Vietnam's Trade Surplus with EU and US Markets Reaches $125 Billion

DNHN - The trade of goods between Vietnam and the markets in Europe and America had a notable downturn in 2023. It is anticipated that the total value of products imported and exported will be $208 billion, a 9.5% decline from 2022.

Research released by the Ministry of Industry and Trade projects that exports to the US and EU markets in 2023 will only amount to approximately $166 billion, a 9.6% decline, as a result of numerous adverse effects arising from the global economy. In the meantime, imports are expected to be around $41 billion, which is a 9.1% decrease from 2022.

Vietnam is predicted to have a $125 billion trade surplus with the US and EU markets, with a surplus of roughly $33 billion with European nations and $92 billion with American nations, notwithstanding these losses.

Director of the European-American Market Department, Mr Ta Hoang Linh, gave the following explanation for the drop in trade with these two important markets: "With a highly open economy, Vietnam's import and export activities are directly affected by the global economic downturn in the first half of 2023 and the slow and uneven recovery of economies worldwide in the second half of 2023."

The majority of the world's most powerful economies—the US at 2.1%, Canada at 1.3%, the EU at 0.7%, the UK at 0.5%, Russia at 2.2%, and so on—are expected to see GDP growth rates below 2.5%, according to the International Monetary Fund (IMF), with the notable exceptions of Mexico (expected to grow by 3.2%) and Brazil (projected to grow by 3.1%).

In comparison with the same period the previous year, there is less demand for imported goods in Vietnam's major export markets. Based on data from these nations, the EU decreased its imports from non-EU markets by almost 16% in the first ten months of 2023, while the US decreased its imports from the rest of the world by 6%. Even if inflation has decreased, it is still quite high. This has significantly changed consumer behaviour and habits in European and American countries, along with geopolitical difficulties, making it harder to maintain export markets.


The export turnover with several important markets has dropped precipitously for the first time in many years of consistently high growth. Interestingly, exports to the US are predicted to come in at $96.9 billion, down 12.4% from 2022. Estimated exports to the EU will be $43.7 billion, a 6.7% decrease. The anticipated amount for the Americas' participating countries in the Comprehensive and Progressive Agreement for Trans-Pacific Partnership (CPTPP) is $13.1 billion, indicating a 10.6% decrease. Export growth was 3.1%, 12.7%, and 10%, respectively, for the UK, nations in the Eurasian Economic Union (EAEU), countries in the Southern Common Market (Mercosur), and a few smaller markets.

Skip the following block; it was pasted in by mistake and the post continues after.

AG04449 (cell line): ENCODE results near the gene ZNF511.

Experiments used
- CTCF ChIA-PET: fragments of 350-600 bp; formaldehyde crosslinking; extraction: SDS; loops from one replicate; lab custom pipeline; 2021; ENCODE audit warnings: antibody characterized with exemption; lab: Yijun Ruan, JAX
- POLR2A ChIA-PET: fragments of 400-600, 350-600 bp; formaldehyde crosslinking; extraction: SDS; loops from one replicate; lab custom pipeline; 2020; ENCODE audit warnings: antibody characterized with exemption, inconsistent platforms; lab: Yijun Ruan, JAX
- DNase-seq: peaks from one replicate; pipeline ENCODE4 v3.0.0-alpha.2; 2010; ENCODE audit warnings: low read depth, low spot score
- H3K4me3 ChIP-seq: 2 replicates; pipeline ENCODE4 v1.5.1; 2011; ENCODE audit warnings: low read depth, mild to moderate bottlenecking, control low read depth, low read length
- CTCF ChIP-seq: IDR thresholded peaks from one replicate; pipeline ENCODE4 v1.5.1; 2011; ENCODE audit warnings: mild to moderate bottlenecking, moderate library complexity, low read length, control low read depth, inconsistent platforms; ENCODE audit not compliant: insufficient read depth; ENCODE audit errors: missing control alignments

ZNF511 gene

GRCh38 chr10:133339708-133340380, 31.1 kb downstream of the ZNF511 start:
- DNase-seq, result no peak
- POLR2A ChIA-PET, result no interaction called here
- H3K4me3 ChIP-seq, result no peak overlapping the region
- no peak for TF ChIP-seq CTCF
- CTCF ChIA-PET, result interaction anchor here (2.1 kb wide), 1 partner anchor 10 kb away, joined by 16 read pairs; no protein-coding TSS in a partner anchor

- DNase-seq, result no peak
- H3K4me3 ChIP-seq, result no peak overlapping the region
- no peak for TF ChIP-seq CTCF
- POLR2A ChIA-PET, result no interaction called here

The main exports from Vietnam to these markets, including wood and wood products, textiles and garments, leather, footwear, and handbags, phones, computers, and components; machinery, equipment, spare parts, and accessories; and seafood, have all seen average decreases of more than 10% from 2022.

Nonetheless, exports of a few other goods have increased, such as various kinds of iron and steel (up 23.5%) and cameras, camcorders, and their components (up 27%). Notably, a few agricultural items have also grown: cashew nuts have increased by 10.2%, fruits and vegetables have increased by 10.2%, and rice has increased by 53.3%.

Many organisations forecast that the global European and American economies will develop at a slower rate in 2024 than they did in 2023.

In particular, the IMF predicts that the rate of growth in the global GDP in 2024 will be 2.9%, down from 3% in 2023. Compared to 2023, the GDP growth rates of the main American and European economies are predicted to either stagnate or expand very little in 2024. For example, growth in the US is expected to be 1.5%, but growth in the Eurozone is expected to be 1.2%, compared to 0.7% in 2023, and growth in the UK is expected to be 0.6%, compared to 0.5% in 2023.

Furthermore, there are worries about protracted geopolitical conflicts and instability that can disperse to other areas.

Even while big export markets in the United States and Europe are probably going to grow more slowly in the upcoming year, they are still very important markets for Vietnam's exports.

Positively, Vietnam is one of the top 20 nations in the world in terms of trade volume and is essential to the global supply chain. Vietnam will therefore continue to benefit from and be able to preserve its advantages in trade and investment activities in 2024 thanks to the successful implementation of free trade agreements (FTAs) with market partners in Europe and America, including the EVFTA, CPTPP, and UKFTA, even in the face of a slowdown in trade.

Vietnam has made the most use of the CPTPP to speed up its exports of goods to Canada, according to Ms Tran Thu Quynh, Trade Counsellor at the Vietnam Trade Office in Canada. It is projected that by 2023, exports to Canada will amount to more than $5.7 billion.

Mr Ta Hoang Linh stated that the European-American Market Department (Ministry of Industry and Trade) will keep a close eye on the market, promptly gather information on regional and global economic, political, and policy developments that may affect trade with Vietnam, and issue timely warnings to the business community and advise the government on appropriate policy responses due to the inherent risks associated with trade.


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